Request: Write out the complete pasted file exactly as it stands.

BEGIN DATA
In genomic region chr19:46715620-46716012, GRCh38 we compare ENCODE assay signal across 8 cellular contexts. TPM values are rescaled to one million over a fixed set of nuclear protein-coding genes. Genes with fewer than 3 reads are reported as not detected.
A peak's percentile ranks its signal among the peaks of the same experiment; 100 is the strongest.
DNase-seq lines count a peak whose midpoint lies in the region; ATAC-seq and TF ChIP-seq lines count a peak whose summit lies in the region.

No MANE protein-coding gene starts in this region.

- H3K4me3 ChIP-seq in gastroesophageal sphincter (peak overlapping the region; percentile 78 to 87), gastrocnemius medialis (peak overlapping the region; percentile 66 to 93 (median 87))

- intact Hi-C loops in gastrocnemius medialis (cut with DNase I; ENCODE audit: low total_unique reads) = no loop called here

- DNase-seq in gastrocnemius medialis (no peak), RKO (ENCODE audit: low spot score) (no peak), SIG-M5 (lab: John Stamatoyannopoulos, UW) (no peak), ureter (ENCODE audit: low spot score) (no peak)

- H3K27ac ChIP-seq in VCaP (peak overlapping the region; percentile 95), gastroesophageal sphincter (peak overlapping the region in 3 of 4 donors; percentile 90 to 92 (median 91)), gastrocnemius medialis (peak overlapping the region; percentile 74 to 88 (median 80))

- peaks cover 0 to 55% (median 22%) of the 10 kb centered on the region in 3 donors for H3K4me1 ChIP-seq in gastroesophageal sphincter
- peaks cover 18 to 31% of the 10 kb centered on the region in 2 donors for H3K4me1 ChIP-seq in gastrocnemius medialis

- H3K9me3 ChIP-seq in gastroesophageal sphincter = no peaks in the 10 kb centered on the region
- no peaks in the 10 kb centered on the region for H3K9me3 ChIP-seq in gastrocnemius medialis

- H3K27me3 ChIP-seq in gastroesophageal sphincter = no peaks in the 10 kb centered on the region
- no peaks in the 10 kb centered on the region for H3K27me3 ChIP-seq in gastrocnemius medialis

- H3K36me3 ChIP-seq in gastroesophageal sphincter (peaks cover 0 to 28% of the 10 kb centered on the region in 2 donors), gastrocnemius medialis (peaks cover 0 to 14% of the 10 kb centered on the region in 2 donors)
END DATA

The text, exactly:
In genomic region chr19:46715620-46716012, GRCh38 we compare ENCODE assay signal across 8 cellular contexts. TPM values are rescaled to one million over a fixed set of nuclear protein-coding genes. Genes with fewer than 3 reads are reported as not detected.
A peak's percentile ranks its signal among the peaks of the same experiment; 100 is the strongest.
DNase-seq lines count a peak whose midpoint lies in the region; ATAC-seq and TF ChIP-seq lines count a peak whose summit lies in the region.

No MANE protein-coding gene starts in this region.

- H3K4me3 ChIP-seq in gastroesophageal sphincter (peak overlapping the region; percentile 78 to 87), gastrocnemius medialis (peak overlapping the region; percentile 66 to 93 (median 87))

- intact Hi-C loops in gastrocnemius medialis (cut with DNase I; ENCODE audit: low total_unique reads) = no loop called here

- DNase-seq in gastrocnemius medialis (no peak), RKO (ENCODE audit: low spot score) (no peak), SIG-M5 (lab: John Stamatoyannopoulos, UW) (no peak), ureter (ENCODE audit: low spot score) (no peak)

- H3K27ac ChIP-seq in VCaP (peak overlapping the region; percentile 95), gastroesophageal sphincter (peak overlapping the region in 3 of 4 donors; percentile 90 to 92 (median 91)), gastrocnemius medialis (peak overlapping the region; percentile 74 to 88 (median 80))

- peaks cover 0 to 55% (median 22%) of the 10 kb centered on the region in 3 donors for H3K4me1 ChIP-seq in gastroesophageal sphincter
- peaks cover 18 to 31% of the 10 kb centered on the region in 2 donors for H3K4me1 ChIP-seq in gastrocnemius medialis

- H3K9me3 ChIP-seq in gastroesophageal sphincter = no peaks in the 10 kb centered on the region
- no peaks in the 10 kb centered on the region for H3K9me3 ChIP-seq in gastrocnemius medialis

- H3K27me3 ChIP-seq in gastroesophageal sphincter = no peaks in the 10 kb centered on the region
- no peaks in the 10 kb centered on the region for H3K27me3 ChIP-seq in gastrocnemius medialis

- H3K36me3 ChIP-seq in gastroesophageal sphincter (peaks cover 0 to 28% of the 10 kb centered on the region in 2 donors), gastrocnemius medialis (peaks cover 0 to 14% of the 10 kb centered on the region in 2 donors)